12. Nuclear physics with advanced brilliant gamma beams at ELI–NP

    Directory of Open Access Journals (Sweden)

    Ur Călin A.

    2016-01-01

    Full Text Available The Extreme Light Infrastructure - Nuclear Physics facility is dedicated to nuclear physics studies with the use of extreme electromagnetic radiation. One of the main research system to be installed and operated in the facility is an outstanding high brilliance gamma beam system. The Gamma Beam System of ELI–NP will produce intense, quasi–monochromatic gamma beams via inverse Compton scattering of short laser pulses on relativistic electron beam pulses. The gamma beams available at ELI–NP will allow for the performance of photo-nuclear reactions aiming to reveal the intimate structure of the atomic nucleus. Nuclear Resonance Fluorescence, photo-fission, photo-disintegration reactions above the particle threshold will be used to study the dipole response of nuclei, the structure of the Pygmy resonances, nuclear processes relevant for astrophysics, production and study of exotic neutron–rich nuclei.

  13. Effects of symmetry energy and momentum dependent interaction on low-energy reaction mechanisms

    Directory of Open Access Journals (Sweden)

    Zheng H.

    2016-01-01

    Full Text Available We study the dipole response associated with the Pygmy Dipole Resonance (PDR and the Isovector Giant Dipole Resonance (IVGDR, in connection with specific properties of the nuclear effective interaction (symmetry energy and momentum dependence, in the neutron-rich systems 68Ni, 132Sn and 208Pb. We perform our investigation within a microscopic transport model based on the Landau-Vlasov kinetic equation.We observe that the peak energies of PDR and IVGDR are shifted to higher values when employing momentum dependent interactions, with respect to the results obtained neglecting momentum dependence. The calculated energies are close to the experimental values and similar to the results obtained in Hartree-Fock (HF with Random Phase Approximation (RPA calculations.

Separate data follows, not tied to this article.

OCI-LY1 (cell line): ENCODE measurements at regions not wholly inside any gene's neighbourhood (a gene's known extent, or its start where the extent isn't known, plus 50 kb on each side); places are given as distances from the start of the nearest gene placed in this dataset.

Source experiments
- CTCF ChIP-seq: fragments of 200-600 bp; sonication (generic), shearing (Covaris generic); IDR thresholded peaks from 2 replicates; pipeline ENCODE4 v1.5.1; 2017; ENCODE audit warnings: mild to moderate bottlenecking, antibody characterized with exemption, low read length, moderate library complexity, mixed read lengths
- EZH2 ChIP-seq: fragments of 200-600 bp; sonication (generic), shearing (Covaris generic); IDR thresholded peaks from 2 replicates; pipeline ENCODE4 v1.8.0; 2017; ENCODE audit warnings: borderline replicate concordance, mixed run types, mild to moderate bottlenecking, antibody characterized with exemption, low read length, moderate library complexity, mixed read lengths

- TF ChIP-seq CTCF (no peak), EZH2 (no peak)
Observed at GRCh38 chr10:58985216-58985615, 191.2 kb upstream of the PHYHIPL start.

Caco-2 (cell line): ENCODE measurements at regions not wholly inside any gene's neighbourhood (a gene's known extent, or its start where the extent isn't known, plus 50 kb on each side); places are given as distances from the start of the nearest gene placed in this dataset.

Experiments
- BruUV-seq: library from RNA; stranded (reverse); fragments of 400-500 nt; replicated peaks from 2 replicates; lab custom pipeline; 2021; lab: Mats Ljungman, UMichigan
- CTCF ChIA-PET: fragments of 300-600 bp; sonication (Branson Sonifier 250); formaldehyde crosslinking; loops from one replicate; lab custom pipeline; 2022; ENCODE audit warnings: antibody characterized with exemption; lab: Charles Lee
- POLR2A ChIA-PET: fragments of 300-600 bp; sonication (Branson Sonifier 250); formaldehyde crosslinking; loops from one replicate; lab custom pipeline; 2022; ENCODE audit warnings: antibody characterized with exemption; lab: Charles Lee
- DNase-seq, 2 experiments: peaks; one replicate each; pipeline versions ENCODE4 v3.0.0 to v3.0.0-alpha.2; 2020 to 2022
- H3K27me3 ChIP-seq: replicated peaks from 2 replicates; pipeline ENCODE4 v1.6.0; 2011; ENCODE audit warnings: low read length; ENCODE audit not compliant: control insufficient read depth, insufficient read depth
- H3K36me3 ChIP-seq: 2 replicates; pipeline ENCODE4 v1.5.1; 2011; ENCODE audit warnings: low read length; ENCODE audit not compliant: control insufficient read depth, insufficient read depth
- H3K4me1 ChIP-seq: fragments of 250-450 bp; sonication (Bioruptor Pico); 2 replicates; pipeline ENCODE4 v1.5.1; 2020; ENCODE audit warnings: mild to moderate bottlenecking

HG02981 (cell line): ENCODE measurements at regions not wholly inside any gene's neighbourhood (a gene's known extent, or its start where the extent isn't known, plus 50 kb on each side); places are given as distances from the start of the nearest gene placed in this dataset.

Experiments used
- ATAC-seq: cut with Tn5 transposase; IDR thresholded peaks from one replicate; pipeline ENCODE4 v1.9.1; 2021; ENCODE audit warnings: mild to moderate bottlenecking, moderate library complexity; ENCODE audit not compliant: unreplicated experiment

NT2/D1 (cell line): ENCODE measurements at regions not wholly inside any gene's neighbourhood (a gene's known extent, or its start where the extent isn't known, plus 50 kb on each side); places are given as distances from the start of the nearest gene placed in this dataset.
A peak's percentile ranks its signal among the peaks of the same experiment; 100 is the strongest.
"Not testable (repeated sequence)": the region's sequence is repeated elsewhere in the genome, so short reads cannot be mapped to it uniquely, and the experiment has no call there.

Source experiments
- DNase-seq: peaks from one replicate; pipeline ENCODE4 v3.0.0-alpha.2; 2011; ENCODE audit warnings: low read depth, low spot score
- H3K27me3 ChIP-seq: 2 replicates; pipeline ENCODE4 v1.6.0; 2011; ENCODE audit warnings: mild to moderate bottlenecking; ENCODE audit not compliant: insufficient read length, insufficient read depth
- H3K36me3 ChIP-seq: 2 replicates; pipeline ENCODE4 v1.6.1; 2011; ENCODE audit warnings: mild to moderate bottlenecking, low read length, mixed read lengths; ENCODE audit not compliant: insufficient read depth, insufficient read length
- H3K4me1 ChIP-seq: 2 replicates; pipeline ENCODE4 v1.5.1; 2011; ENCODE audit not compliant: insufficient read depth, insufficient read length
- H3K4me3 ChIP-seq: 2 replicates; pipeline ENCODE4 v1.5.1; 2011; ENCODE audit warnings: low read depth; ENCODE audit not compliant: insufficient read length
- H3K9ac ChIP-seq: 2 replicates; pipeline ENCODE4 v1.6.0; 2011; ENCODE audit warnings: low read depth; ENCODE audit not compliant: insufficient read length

14. Resolution of the African hominoid trichotomy by use of a mitochondrial gene sequence

    Energy Technology Data Exchange (ETDEWEB)

    Ruvolo, M.; Disotell, T.R.; Allard, M.W. (Harvard Univ., Cambridge, MA (United States)); Brown, W.M. (Univ. of Michigan, Ann Arbor (United States)); Honeycutt, R.L. (Texas A and M Univ., College Station (United States))

    1991-02-15

    Mitochondrial DNA sequences encoding the cytochrome oxidase subunit II gene have been determined for five primate species, siamang (Hylobates syndactylus), lowland gorilla (Gorilla gorilla), pygmy chimpanzee (Pan paniscus), crab-eating macaque (Macaca fascicularis), and green monkey (Cercopithecus aethiops), and compared with published sequences of other primate and nonprimate species. Comparisons of cytochrome oxidase subunit II gene sequences provide clear-cut evidence from the mitochondrial genome for the separation of the African ape trichotomy into two evolutionary lineages, one leading to gorillas and the other to humans and chimpanzees. Several different tree-building methods support this same phylogenetic tree topology. The comparisons also yield trees in which a substantial length separates the divergence point of gorillas from that of humans and chimpanzees, suggesting that the lineage most immediately ancestral to humans and chimpanzees may have been in existence for a relatively long time.

  15. The Pathology of Wobbly Hedgehog Syndrome.

    Science.gov (United States)

    Díaz-Delgado, Josué; Whitley, Derick B; Storts, Ralph W; Heatley, Jill J; Hoppes, Sharman; Porter, Brian F

    2018-01-01